Finger on nose: making fast group decisions

Often it doesn’t matter what you decide, as long as you decide quickly and do something. Would you stand in front of train debating if you should jump left or right? Of course not. But often we hesitate in the face of similarly meaningless decisions for no good reason.

Life is filled with little situations where someone has to do some annoying job or another, but as no one wants to do it, long debates ensue over who should do it and why. Examples include picking up a bar tab, putting out the trash, or a thousand other little things.

My favorite solution to these decisions is what’s called Finger on Nose, or Nose Goes.  The rules are simple.

Whenever there is a task no one wants to do, the following rules apply:

  1. At any time, anyone can put their finger on their own nose.
  2. This signals everyone paying attention to do the same.
  3. The last person to put their finger on their nose loses, and gets assigned the task.

It’s very simple and works fast.

While the decision is being discussed, quietly put your finger on your own nose and look at a friend. They’ll copy you, others will follow, and soon the person paying least attention is the last one, and gets stuck with whatever it is.

By this point everyone is usually laughing, increasing the odds the work at hand will actually be done. And next time, the loser of this round will be first to start the game to get revenge, ensuing the tradition continues.

I don’t know where this game started – but I learned it eons ago and I’ve taught it to many people. If you’ve heard of it before, or know the backstory, leave a comment. The web provided The Nose Goes rules page, The nose goes facebook group, and the nose variant of the card game Kings)

Next time you have a decision to make about who does something, give it a try.

16 Responses to “Finger on nose: making fast group decisions”

  1. Scott Berkun

    Livia: Awesome! Thanks for that link. I’ve always wondered where the term “dibs” comes from. No one knows, yet everyone uses it (in the U.S. anyway).

    Reply
  2. Scott Berkun

    I’ve been asked twice how this is better than rocks/paper/scissors.

    The answer is easy:

    1. R/P/S works with only two players at a time. FON has no limit.
    2. R/P/S is nearly always best of three. It’s slow.
    3. There is nothing sneaky about R/P/S. FON demands sneakyness.

    Reply
  3. Ryan Anthony

    We developed a small addition amongst my friends while we were in college. The typical situation, one where something should happen (like paying the tab or going to the liquor store – most things revolved around alcohol then…), began with someone first saying “Somebody should…” with an emphasis on the somebody, as that was the start of the game. The end of course, was when the second to last person got their finger to their nose. But that little audio cue helped include everyone so we usually weren’t sitting there waiting for someone to notice what was happening.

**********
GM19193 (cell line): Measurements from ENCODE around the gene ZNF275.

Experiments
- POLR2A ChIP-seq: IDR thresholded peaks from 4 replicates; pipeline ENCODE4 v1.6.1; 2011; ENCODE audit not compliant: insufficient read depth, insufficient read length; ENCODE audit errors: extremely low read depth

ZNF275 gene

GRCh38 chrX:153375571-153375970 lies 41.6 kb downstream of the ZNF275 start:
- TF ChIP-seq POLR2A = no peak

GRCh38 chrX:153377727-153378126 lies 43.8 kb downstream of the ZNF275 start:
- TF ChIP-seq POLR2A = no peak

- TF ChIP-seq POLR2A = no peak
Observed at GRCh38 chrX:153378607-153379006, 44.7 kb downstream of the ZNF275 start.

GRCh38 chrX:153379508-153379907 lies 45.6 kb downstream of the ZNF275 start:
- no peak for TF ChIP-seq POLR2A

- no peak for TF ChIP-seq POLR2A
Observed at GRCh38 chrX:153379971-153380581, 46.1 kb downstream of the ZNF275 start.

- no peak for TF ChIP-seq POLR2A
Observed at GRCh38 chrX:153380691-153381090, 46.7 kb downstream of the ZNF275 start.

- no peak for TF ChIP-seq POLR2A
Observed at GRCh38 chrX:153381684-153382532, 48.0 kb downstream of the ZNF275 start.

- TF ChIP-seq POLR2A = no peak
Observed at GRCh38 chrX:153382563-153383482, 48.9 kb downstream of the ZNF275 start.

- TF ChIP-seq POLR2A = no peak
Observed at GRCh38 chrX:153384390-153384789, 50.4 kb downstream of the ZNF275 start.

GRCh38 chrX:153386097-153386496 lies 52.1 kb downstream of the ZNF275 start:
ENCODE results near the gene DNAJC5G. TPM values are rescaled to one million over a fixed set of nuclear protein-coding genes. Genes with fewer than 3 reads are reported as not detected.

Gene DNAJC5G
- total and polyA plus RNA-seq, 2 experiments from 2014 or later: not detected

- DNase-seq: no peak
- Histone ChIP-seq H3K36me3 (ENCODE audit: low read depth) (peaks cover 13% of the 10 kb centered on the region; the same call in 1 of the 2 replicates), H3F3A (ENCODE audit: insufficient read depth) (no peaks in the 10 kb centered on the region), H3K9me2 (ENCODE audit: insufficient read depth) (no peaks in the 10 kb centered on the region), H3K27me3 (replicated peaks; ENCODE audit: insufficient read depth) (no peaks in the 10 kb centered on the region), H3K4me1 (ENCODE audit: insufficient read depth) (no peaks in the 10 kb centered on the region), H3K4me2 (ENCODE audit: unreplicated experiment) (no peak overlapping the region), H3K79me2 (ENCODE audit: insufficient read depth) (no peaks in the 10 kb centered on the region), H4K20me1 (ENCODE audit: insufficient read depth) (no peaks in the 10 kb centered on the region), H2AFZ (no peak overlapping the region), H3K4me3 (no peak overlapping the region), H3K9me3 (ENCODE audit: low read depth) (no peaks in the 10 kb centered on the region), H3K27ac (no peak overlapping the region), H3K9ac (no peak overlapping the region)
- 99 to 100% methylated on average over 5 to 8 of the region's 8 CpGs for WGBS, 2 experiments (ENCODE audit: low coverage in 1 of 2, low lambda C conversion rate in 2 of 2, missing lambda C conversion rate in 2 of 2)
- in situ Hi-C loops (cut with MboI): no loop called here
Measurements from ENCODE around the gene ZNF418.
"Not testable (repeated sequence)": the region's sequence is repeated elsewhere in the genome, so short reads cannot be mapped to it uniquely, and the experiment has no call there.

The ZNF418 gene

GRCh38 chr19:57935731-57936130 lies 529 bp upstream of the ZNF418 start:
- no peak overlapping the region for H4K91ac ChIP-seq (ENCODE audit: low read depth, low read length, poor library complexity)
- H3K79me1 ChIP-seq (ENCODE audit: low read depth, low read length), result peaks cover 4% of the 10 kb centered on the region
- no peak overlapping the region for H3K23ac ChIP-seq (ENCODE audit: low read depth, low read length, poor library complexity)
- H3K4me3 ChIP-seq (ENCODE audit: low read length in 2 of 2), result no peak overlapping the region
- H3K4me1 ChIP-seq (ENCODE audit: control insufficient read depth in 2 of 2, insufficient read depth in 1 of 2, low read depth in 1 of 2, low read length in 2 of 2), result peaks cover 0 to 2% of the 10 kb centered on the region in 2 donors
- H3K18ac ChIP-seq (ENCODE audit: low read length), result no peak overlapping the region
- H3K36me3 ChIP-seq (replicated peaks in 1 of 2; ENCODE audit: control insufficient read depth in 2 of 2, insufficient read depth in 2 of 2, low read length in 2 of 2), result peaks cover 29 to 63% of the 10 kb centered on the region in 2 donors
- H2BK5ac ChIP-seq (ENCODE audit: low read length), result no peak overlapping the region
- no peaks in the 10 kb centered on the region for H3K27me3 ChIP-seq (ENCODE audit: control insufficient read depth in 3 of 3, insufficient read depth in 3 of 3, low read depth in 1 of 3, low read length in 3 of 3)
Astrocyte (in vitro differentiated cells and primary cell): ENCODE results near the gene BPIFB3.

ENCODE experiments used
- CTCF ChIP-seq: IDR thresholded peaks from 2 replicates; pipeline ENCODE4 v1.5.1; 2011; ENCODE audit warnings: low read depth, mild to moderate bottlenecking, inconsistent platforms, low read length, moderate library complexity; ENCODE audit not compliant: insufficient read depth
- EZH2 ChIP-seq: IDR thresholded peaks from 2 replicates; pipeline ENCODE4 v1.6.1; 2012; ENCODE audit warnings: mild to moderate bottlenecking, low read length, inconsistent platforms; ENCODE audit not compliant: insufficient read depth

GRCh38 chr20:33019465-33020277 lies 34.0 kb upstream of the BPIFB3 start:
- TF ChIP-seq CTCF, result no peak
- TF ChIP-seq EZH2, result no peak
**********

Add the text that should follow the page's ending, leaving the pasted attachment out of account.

Reply
  4. Vin Turk

    I used to play this same game in highschool (Westchester NY) and we called it Ham n Eggs. As is the first person initiates the nose touch and says “ham n eggs”.

    No idea why we said that…

    Reply
  5. Kerry

    In New Zealand we say ‘bags-not’ and put thumb on forehead. Otherwise pretty much the same.

    Reply
  6. JoachimK

    I don’t know about the back story but in Denmark we use it as a drinking game but I can see the application to other decisions. I’m definitely going to try to get it into use among the friends.

    Reply
  7. Clayton

    I would like to submit that someone must say “nose goes” out loud at the onset of the contest. If they do not, then people can spend countless seconds looking at their wiggling toes and or staring at the ceiling.

    The verbal notification at the onset of the game makes it that more efficient!!

    Reply
  8. Micha? Paluchowski

    This looks a lot like a game children were playing back when I was in early primary school. Only there the last person to respond was the one from which supposedly odor was coming ;)

    Anyway, I would prefer and expect to be around people where there are no problems with finding candidates to do tasks. But I guess until we get to the point when a given group works this way, the above may be a good exercise.

    Reply
  9. Scott

    If you ever visit Japan, be warned that the nose goes game is ineffective and potentially dangerous. Last weekend my friends and I (all Americans) went to a sushi restaurant near Tokyo. The sushi chef held up a package of what appeared to be some kind of brain substance. When he held it up, I immediately initiated the nose goes game in an aggressive attempt to catch a friend off guard. Quickly, everyone followed suit. Now, in Japan pointing at your nose with your index finger is a way to emphasize “me” (a custom that we were all aware of since we’ve been living there for 2 years, but unfortunately forgot in the heat of the moment). Essentially, the chef was asking “who wants to try this?” by holding up the package, and we were all answering “me” by pointing at our noses. We were all promptly served some fresh Cod Milt (which we learned only after we all promptly, and bravely ate it). Dozo

    Reply
  10. Ken

    I saw this gesture used in this way on “American Dad” not long ago (Stan lost, of course) and wondered where it came from. I have seen it in a few movies but not used in this way. I have NEVER seen anyone use the finger to the side of the nose gesture in real life. On the other hand a finger to the tip of the nose I’ve seen in reality and in media and it has always meant “You got it right (on the nose)” often the person uses their other hand to point to the person who “got it right”.

    Reply

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